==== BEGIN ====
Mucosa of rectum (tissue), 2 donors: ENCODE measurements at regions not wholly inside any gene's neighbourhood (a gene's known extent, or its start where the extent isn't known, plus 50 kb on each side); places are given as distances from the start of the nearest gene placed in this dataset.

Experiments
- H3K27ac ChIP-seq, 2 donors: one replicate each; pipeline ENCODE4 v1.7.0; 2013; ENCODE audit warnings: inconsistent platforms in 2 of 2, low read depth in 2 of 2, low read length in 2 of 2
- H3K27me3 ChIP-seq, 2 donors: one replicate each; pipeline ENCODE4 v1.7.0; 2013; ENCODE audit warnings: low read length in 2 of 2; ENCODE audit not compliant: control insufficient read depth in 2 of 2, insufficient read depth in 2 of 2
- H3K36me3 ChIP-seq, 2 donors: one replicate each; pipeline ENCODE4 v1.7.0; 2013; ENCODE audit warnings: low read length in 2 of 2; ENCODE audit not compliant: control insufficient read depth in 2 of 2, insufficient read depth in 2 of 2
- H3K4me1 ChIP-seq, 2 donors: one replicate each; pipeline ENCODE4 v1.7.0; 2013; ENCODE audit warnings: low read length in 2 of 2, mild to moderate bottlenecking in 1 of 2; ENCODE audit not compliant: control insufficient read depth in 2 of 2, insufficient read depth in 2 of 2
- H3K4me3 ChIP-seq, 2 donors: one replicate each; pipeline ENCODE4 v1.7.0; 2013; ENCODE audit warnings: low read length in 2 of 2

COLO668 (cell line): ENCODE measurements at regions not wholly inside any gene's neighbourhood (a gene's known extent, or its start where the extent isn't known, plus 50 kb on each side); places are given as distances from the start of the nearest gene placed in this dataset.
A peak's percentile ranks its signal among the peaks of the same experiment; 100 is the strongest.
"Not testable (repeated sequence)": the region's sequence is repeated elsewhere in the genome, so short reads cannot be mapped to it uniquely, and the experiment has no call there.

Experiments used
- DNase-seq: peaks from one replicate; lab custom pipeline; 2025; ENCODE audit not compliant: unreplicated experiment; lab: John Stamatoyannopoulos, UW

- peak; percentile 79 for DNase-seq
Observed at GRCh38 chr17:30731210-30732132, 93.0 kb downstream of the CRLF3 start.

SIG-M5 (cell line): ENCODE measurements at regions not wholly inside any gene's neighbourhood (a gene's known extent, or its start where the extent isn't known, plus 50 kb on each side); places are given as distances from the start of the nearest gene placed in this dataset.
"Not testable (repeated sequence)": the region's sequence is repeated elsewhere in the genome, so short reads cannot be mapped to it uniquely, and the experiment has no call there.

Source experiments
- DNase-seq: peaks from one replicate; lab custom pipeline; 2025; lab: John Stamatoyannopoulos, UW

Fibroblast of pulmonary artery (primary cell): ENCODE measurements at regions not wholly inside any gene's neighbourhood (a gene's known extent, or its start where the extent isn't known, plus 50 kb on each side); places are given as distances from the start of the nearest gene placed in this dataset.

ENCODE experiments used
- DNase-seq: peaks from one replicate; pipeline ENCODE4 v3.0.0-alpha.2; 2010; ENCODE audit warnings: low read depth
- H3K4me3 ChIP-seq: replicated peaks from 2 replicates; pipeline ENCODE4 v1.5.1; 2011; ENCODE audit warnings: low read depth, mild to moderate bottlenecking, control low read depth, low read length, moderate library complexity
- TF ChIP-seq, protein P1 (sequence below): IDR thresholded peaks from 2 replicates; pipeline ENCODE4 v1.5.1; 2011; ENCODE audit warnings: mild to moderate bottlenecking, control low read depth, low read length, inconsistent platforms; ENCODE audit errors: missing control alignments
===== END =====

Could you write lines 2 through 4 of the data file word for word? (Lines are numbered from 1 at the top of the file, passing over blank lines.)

Experiments
- H3K27ac ChIP-seq, 2 donors: one replicate each; pipeline ENCODE4 v1.7.0; 2013; ENCODE audit warnings: inconsistent platforms in 2 of 2, low read depth in 2 of 2, low read length in 2 of 2
- H3K27me3 ChIP-seq, 2 donors: one replicate each; pipeline ENCODE4 v1.7.0; 2013; ENCODE audit warnings: low read length in 2 of 2; ENCODE audit not compliant: control insufficient read depth in 2 of 2, insufficient read depth in 2 of 2